Abstract Background: Not all patients infected with NDM-1-positive bacteria have a history of hospital admission in India, and extended-spectrum β-lactamases are known to be circulating in the Indian community. We therefore measured the prevalence of the NDM-1 gene in drinking water and seepage samples in New Delhi. Methods: Swabs absorbing about 100 μL of seepage water (ie, water pools in streets or rivulets) and 15 mL samples of public tap water were collected from sites within a 12 km radius of central New Delhi, with each site photographed and documented. Samples were transported to the UK and tested for the presence of the NDM-1 gene, bla , by PCR and DNA probing. As a control group, 100 μL sewage effluent samples were taken from the Cardiff Wastewater Treatment Works, Tremorfa, Wales. Bacteria from all samples were recovered and examined for bla by PCR and sequencing. We identified NDM-1-positive isolates, undertook susceptibility testing, and, where appropriate, typed the isolates. We undertook Inc typing on bla -positive plasmids. Transconjugants were created to assess plasmid transfer frequency and its relation to temperature. Findings: From Sept 26 to Oct 10, 2010, 171 seepage samples and 50 tap water samples from New Delhi and 70 sewage effluent samples from Cardiff Wastewater Treatment Works were collected. We detected bla in two of 50 drinking-water samples and 51 of 171 seepage samples from New Delhi; the gene was not found in any sample from Cardiff. Bacteria with bla were grown from 12 of 171 seepage samples and two of 50 water samples, and included 11 species in which NDM-1 has not previously been reported, including Shigella boydii and Vibrio cholerae. Carriage by enterobacteria, aeromonads, and V cholera was stable, generally transmissible, and associated with resistance patterns typical for NDM-1; carriage by non-fermenters was unstable in many cases and not associated with typical resistance. 20 strains of bacteria were found in the samples, 12 of which carried bla on plasmids, which ranged in size from 140 to 400 kb. Isolates of Aeromonas caviae and V cholerae carried bla on chromosomes. Conjugative transfer was more common at 30°C than at 25°C or 37°C. Interpretation: The presence of NDM-1 β-lactamase-producing bacteria in environmental samples in New Delhi has important implications for people living in the city who are reliant on public water and sanitation facilities. International surveillance of resistance, incorporating environmental sampling as well as examination of clinical isolates, needs to be established as a priority. Funding: European Union.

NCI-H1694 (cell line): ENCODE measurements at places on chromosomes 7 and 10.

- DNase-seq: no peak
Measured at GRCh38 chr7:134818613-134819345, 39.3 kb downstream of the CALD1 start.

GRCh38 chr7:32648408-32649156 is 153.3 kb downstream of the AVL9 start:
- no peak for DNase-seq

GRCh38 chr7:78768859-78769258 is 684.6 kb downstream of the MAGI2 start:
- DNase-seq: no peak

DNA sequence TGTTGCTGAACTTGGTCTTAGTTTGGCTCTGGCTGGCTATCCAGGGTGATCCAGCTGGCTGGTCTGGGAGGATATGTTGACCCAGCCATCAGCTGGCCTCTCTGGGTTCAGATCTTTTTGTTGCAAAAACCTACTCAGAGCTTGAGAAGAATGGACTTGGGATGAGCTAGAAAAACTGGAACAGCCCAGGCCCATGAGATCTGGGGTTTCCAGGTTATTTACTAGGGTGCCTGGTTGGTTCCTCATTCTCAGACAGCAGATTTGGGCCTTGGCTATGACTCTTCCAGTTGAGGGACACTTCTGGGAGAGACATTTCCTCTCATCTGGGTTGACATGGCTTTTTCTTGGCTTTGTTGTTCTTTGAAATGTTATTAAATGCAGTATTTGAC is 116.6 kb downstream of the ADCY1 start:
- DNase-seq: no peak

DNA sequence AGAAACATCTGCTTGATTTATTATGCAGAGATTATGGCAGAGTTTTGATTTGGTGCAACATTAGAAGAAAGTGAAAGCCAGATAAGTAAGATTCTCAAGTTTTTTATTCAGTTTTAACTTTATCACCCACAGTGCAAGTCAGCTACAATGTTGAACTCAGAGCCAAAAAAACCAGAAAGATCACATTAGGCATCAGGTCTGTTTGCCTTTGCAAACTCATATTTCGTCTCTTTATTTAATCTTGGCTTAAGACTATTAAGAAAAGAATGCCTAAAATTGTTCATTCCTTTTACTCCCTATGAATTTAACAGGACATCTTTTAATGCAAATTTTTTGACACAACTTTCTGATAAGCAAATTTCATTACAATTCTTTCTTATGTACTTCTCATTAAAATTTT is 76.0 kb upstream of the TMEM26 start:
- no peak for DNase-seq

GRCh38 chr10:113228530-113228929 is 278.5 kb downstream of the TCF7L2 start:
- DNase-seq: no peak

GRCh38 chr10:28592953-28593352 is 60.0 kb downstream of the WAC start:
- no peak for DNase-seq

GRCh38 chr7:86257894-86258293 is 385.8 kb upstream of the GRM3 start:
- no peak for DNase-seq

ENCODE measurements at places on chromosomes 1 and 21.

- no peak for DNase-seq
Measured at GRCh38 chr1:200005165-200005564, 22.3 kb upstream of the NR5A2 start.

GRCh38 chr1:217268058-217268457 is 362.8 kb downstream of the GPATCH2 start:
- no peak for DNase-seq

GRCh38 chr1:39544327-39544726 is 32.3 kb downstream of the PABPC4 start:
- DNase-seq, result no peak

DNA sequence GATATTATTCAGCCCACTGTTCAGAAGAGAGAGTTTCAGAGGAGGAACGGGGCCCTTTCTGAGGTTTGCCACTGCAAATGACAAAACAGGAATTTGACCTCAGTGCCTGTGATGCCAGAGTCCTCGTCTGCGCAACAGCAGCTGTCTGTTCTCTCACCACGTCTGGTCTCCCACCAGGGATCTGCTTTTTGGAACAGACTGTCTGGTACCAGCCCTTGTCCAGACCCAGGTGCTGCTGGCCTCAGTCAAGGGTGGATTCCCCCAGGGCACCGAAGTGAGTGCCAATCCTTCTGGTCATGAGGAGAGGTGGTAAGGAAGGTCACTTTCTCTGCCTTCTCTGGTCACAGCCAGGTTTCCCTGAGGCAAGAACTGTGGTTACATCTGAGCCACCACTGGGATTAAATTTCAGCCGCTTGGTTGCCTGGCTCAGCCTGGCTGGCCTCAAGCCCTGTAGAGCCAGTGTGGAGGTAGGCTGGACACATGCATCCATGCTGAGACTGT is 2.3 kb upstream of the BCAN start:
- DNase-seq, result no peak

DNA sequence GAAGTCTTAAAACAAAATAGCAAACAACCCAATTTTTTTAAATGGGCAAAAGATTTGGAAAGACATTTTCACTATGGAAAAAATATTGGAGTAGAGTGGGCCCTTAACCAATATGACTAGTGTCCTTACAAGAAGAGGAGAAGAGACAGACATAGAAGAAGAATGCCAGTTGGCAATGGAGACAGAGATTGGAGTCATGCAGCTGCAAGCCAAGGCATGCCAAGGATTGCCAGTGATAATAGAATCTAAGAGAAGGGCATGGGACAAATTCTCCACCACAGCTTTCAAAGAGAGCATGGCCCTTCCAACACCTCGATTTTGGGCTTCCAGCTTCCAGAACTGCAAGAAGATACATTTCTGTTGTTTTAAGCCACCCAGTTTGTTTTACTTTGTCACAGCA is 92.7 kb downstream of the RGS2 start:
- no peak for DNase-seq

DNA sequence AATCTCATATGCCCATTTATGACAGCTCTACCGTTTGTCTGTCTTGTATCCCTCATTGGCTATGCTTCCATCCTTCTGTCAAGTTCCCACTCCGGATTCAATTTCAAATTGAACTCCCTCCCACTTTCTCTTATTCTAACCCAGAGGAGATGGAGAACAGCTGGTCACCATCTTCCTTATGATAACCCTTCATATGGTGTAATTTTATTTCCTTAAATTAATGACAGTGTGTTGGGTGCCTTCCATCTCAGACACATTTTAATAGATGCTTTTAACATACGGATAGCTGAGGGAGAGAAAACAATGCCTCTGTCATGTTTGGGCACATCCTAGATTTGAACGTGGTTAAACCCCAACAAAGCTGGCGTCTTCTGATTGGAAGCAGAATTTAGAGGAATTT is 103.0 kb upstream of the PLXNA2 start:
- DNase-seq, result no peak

Formatted abstract